Code Name: Dove
For anyone who’s been eagerly awaiting the new Silhouette Bombshell line, Code Name: Dove is the book to get. A great spy adventure with a complex heroine, it gets the line off to a strong start. Hopefully it’s just the first sign of good things to come.
To most of the world, Nova Blair is a world famous photographer. But she has another identity behind the public persona, as a CIA agent of some renown within the Agency. As the story opens, environmental terrorists strike an oil pipeline in Alaska, murdering several workers in the process. The terrorists are believed to be foreign nationals, placing the case under the CIA’s jurisdiction, so Nova is called in.
The Agency believes the saboteurs were acting under the orders of an ecoterrorist known as The Founder. The Founder has carried out attacks in the United States, Britain, France and Germany, and threatens more if the nations don’t immediately take action to stop their polluting ways. The Agency now suspects that a German politician named Jean Paul Konig may either be The Founder or part of his group. A recently murdered CIA agent passed on intel that suggested Konig’s ecology-minded party might be involved in the terrorist attacks. Nova’s mission is to travel to Germany, using her photojournalist credentials as her cover, and get close to Konig – by whatever means necessary.
Nova is adept at many things, but she draws the line at outright seduction. As a victim of abuse at the hands of her stepfather when she was a teenager, she has too many emotional scars to use her body that way. But the closer she gets to Konig, the more she is drawn to him in a way she didn’t expect. When he takes the bait and falls for her, she doesn’t resist and becomes his lover. It serves a practical purpose, winning her an entrée into his world and bringing her closer to the truth behind The Founder. But Nova soon discovers that she has feelings for him as well. She just doesn’t know whether the man she’s falling for is innocent or the terrorist she is duty-bound to expose.
In many ways, this is exactly what I’d hoped the Bombshell line would deliver. It’s a fast-paced read with plenty of exciting scenes, most of which involve the heroine in action. It has a complex and original premise that blends real world plausibility with some more outlandish elements. The result is an entertaining story that’s clearly fiction but believable enough on its own terms for the reader to buy into. The villains are creepy, and in at least one case, seriously disturbed, giving the tale an effectively threatening edge.
Of course, the biggest selling point of the line is the heroine, and she lives up to her billing. Because the Bombshell line isn’t a romance line but instead is based upon the premise of strong women involved in action and adventure, Nova isn’t just a standard romance heroine playacting at toughness (my initial fear for this line). She really is a kick-ass woman, as promised. She’s strong, smart, resourceful and she gets to save the day in the end all by herself.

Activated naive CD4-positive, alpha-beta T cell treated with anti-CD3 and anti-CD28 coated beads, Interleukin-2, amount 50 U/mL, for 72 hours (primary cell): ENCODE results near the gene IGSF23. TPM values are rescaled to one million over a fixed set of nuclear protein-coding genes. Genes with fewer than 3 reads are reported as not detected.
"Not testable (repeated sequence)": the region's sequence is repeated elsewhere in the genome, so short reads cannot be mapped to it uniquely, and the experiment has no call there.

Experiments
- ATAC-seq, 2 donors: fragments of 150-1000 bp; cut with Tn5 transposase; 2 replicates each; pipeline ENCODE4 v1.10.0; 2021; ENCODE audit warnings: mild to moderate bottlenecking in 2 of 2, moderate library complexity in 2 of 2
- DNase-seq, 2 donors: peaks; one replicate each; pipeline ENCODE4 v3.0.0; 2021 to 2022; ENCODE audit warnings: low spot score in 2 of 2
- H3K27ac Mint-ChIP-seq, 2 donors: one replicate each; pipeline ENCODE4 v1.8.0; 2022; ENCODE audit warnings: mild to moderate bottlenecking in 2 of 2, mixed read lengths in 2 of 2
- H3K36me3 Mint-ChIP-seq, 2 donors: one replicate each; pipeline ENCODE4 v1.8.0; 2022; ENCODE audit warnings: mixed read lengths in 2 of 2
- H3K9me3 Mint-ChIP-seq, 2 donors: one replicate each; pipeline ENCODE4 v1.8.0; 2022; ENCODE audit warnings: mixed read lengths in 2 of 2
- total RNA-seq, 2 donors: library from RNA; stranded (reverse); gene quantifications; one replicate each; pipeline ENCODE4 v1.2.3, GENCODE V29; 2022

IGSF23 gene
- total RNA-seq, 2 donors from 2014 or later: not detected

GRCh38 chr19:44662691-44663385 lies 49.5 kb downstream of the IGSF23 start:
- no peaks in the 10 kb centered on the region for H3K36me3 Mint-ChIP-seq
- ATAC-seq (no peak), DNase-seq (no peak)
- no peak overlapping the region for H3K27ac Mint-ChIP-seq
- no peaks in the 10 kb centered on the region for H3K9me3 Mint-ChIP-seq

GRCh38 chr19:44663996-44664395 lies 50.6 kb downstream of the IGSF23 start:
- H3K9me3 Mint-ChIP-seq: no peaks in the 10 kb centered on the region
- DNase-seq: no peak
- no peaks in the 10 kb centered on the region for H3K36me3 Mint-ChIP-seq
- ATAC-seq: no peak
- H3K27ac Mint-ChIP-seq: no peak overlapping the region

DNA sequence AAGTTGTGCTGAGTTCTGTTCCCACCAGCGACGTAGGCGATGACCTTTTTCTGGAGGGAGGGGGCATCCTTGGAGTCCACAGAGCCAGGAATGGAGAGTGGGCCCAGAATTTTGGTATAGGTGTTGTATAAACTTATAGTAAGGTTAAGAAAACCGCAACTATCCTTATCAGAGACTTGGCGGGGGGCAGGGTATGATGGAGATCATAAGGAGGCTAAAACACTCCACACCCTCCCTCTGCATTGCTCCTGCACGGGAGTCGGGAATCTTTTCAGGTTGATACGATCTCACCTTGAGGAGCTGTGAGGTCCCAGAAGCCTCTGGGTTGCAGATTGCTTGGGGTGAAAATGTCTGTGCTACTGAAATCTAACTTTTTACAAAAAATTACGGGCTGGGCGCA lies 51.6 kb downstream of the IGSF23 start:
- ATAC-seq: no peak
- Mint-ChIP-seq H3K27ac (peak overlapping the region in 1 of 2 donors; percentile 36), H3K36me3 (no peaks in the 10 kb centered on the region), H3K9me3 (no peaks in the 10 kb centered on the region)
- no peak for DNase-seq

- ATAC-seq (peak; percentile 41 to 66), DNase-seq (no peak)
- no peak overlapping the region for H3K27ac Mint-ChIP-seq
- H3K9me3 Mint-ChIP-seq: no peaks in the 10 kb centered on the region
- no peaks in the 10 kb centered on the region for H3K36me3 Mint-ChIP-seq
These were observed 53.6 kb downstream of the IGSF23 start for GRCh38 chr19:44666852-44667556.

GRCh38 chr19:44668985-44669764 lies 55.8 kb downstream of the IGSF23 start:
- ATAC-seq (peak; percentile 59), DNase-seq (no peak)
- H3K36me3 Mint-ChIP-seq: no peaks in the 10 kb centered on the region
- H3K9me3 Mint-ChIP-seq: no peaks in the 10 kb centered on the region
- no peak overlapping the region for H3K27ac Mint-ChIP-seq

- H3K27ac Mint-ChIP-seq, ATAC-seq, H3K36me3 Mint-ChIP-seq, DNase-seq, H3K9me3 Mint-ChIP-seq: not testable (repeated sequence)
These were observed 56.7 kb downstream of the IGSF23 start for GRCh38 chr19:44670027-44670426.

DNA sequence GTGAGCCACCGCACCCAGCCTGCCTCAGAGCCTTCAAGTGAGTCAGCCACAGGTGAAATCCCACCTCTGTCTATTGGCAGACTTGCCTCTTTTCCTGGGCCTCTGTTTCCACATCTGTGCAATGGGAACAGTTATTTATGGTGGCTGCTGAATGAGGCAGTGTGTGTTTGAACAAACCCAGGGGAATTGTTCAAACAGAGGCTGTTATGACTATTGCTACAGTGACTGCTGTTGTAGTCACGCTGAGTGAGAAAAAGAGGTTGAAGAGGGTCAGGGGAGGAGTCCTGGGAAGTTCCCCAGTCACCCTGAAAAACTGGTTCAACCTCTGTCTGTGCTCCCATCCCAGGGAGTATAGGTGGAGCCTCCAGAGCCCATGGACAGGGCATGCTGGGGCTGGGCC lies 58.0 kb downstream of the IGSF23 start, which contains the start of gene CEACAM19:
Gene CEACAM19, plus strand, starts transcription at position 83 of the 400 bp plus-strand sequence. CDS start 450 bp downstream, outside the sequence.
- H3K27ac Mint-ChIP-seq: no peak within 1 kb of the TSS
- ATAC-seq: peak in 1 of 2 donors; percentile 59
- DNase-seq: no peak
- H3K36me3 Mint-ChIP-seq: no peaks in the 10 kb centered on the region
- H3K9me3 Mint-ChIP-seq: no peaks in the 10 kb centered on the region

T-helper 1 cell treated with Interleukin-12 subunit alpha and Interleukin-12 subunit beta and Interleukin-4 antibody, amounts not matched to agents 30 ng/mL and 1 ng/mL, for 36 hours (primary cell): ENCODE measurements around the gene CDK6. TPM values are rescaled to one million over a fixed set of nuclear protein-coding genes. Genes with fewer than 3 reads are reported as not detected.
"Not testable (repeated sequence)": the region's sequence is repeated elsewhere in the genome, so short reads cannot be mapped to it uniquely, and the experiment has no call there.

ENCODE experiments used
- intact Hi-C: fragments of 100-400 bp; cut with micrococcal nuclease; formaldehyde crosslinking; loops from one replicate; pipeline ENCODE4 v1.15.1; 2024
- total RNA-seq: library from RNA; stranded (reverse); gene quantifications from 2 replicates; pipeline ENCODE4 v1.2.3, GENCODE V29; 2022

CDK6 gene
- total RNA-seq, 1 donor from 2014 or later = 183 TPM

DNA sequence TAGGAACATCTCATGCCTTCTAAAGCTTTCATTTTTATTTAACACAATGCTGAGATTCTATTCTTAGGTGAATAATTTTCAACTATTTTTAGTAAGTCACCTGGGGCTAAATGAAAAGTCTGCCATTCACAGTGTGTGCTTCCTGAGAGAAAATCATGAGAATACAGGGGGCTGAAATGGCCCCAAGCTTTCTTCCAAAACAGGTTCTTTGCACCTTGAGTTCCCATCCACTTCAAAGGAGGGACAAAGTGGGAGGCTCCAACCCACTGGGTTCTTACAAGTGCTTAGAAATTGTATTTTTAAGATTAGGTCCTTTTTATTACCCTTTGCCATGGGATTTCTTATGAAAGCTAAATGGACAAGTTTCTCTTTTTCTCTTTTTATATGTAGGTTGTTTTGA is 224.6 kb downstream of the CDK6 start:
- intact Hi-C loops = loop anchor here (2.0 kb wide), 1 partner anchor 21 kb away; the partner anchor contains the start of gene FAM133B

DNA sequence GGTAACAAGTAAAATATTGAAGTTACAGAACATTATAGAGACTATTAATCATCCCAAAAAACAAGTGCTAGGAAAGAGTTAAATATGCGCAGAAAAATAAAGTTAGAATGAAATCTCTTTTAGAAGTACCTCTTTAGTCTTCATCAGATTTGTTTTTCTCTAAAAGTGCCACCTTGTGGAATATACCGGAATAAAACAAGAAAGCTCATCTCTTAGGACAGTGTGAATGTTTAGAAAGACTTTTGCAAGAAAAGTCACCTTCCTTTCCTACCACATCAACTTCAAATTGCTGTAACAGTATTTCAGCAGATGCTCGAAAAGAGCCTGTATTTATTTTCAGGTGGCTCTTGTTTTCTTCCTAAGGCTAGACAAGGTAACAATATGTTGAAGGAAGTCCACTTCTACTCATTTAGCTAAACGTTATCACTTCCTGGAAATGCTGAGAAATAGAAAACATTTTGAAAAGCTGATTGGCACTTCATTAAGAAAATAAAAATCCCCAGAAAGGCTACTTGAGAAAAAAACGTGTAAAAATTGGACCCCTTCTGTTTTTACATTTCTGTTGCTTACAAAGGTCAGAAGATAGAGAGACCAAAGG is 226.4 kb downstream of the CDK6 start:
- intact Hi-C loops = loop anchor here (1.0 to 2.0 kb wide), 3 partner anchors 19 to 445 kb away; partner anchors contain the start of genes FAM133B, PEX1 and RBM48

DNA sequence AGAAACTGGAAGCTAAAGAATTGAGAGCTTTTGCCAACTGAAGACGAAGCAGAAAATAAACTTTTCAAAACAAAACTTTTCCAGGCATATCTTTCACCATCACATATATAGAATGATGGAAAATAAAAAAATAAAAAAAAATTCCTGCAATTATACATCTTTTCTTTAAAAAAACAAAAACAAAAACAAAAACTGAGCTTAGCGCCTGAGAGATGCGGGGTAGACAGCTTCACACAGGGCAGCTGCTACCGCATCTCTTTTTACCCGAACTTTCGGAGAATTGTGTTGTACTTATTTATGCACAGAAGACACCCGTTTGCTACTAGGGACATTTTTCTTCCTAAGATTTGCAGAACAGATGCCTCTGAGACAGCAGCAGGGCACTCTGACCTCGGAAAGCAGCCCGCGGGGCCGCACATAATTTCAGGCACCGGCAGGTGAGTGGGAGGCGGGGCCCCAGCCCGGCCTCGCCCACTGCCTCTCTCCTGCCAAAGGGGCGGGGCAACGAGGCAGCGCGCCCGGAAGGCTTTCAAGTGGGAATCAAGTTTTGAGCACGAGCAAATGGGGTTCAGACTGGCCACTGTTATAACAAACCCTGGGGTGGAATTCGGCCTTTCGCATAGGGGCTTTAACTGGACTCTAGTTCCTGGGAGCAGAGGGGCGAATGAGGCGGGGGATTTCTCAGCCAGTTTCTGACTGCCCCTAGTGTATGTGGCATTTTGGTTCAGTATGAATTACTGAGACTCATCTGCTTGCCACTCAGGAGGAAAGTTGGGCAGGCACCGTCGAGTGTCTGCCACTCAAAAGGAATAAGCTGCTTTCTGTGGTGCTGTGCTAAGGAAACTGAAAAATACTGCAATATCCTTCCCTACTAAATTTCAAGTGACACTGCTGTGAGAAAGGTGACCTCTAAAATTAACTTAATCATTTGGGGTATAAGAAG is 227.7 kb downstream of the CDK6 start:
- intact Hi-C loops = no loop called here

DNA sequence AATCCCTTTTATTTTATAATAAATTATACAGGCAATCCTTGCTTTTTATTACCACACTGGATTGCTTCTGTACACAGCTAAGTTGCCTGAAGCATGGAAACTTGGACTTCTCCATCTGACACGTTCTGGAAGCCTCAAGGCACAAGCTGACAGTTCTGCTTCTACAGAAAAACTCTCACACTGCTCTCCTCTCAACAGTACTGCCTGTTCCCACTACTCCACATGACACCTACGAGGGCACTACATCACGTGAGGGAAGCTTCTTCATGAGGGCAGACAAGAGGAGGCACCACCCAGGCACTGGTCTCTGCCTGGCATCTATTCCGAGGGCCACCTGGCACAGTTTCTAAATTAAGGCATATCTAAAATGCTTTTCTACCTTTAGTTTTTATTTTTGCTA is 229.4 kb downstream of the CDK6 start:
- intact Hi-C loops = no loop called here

I appreciated that she got to do things the usual romance heroine wouldn’t get to. For instance, you don’t see romance heroines seducing a married suspect for the express purpose of using him for her investigation without some assurance the author will let her off the ethical hook (i.e. he’s not really married; he’s actually good; they live happily every after). It’s the kind of thing male spies have gotten away with forever in fiction (how many women does James Bond sleep with per movie/book?). It’s about time the double standard was done away with. That doesn’t mean there are all that many sex scenes. There are only a few, and they’re each relatively brief. But it’s nice to see a heroine able to get away with behavior that, in a regular romance, would be considering scandalous.
It was also nice that while Nova does have trauma in her past, it isn’t used to soften her or as a source of melodramatic angst to show how emotional (i.e. feminine) she really is beneath the tough surface. Instead, her past experience is a source of strength, showing what she has overcome. If her stepfather couldn’t defeat her, she’s sure not going to let the villain. Now that’s a strong heroine. Because this is not a romance novel, don’t expect the relationship to follow that kind of path. That makes the story nicely unpredictable. I was never quite sure whether Konig was going to turn out to be evil or not, and the uncertainty added to the story’s thrills. I was that much more excited to see how it would turn out.
That said, one of the story’s flaws is that Nova’s characterization is a little murky at times. Her initial attraction to Konig really isn’t that believable. The author keeps telling us that Nova is inexplicably attracted to him without showing why she is. I really didn’t feel the attraction, which made it difficult to understand why she goes ahead and sleeps with him despite the past trauma that previously made her think she couldn’t.
There are a few other rough spots. Certain elements of the plot could have been more developed and there are times it feels like the author comes close to losing track of her story. But those are really just minor points. On the whole, this is exactly the kind of fast, action-packed ride the Bombshell line promised: creative, engaging and thrilling. So far I’ve read two of the Bombshells and struggled to get into the others. This is the stand-out among them. I hope the upcoming books in the series are just as good, if not even better.